Social Responsibility in Business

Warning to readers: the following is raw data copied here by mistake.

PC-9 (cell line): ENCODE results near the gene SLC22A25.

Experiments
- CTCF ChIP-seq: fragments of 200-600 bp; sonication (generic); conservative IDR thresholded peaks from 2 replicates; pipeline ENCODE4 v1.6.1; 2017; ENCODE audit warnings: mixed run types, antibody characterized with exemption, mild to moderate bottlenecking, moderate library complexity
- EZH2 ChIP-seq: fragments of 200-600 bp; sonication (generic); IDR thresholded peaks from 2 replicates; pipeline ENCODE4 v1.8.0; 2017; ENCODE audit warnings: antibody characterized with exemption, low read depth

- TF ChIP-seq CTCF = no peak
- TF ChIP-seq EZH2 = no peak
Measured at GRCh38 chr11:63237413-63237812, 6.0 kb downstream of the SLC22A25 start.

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In examining the mission statements of multiple companies, it is apparent that corporations claim to prioritize social responsibility. Companies like Whole Foods, Ben &Jerry’s, Camano Island Coffee Roasters all actively contribute to different social causes. Even Philip Morris prioritizes “actively [participating] in societal concerns that are relevant to [its] businesses” over generating returns for its stockholders (Philip Morris, 2011). There are many different views on the extent to which corporations should be involved in societal concerns. The three most prominent are the stockholder theory, the concept of social business, and the stakeholder theory. Of these, the stakeholder theory is the most appropriate. Because corporations are considered to be individuals within our society, they bear a certain amount of responsibility to their fellow citizens, so it is not enough for them to act only in the interest of their stockholders. However, corporations are entitled to earn profits, and therefore cannot be expected to act as purely social businesses. Consequently, businesses must look for a happy medium within the stakeholder theory, acting in the interests of the stockholders, customers, employees and civil society. Milton Friedman, a major proponent of the stockholder theory, argues that beyond legal compliance, “the social responsibility of business is to increase its profits,” meaning corporations hold responsibilities only to their shareholders and the law (Friedman, 1970). One of the main points he addresses is the fact that when a company manager spends the company’s money on a social cause, he/she takes away from the maximum possible returns to the stockholders. In addition to taking from the stockholders, the price of the product may rise, taking away from the consumer, or wages might fall, taking away from the employees. Because of this, the manager “is in effect imposing taxes, on the one hand, and deciding how the tax proceeds shall be spent, on the other” (Friedman, 1970). Friedman claims taxes are the responsibility of the government and giving the corporation’s money to a social cause is a form of taxation without representation. This would be the case if the manager were merely donating the funds to a cause of his/her choosing. However, Camano Island Coffee Roasters (CICR) supports its own industry by ensuring that they participate in Fair Trade. In addition to participating in Fair Trade, CICR helps the coffee farmers by making sure they own the land they work, as well as helping to keep their children well nourished (Gunter, 2007). By helping the farmers from whom CICR buys its coffee, it ensures that it can use “the top 1% of the available coffee market” (Gunter, 2007). As a result of its acts of altruism, Camano Island Coffee Roasters has been able to ensure a top quality product and consequently has been a very successful corporation. Friedman’s theory is also similar to the “trickle-down” theory. He believes that by maximizing profits, corporations will help the less fortunate by providing better goods and services as well as higher wages. However, like the “trickle-down” theory, the result is the CEOs of corporations make millions of dollars, whereas the lower level employees barely make enough to survive. Ben and Jerry’s is a perfect example of a company that does not abide by Friedman’s philosophy, and yet has been extraordinarily successful. They manage to provide the highest quality product possible, in addition to paying their employees what they call “living wage,” making sure the lowest paid employees are still making well above the minimum wage (LEDA article). For Ben and Jerry’s, the tax, as Friedman would call it, is taken from the highest paid employees of the company. An article reviewing Ben and Jerry’s business ethics says: “Consistent with [their mission for social responsibility], the highest paid employees of Ben & Jerry's would not earn more than...
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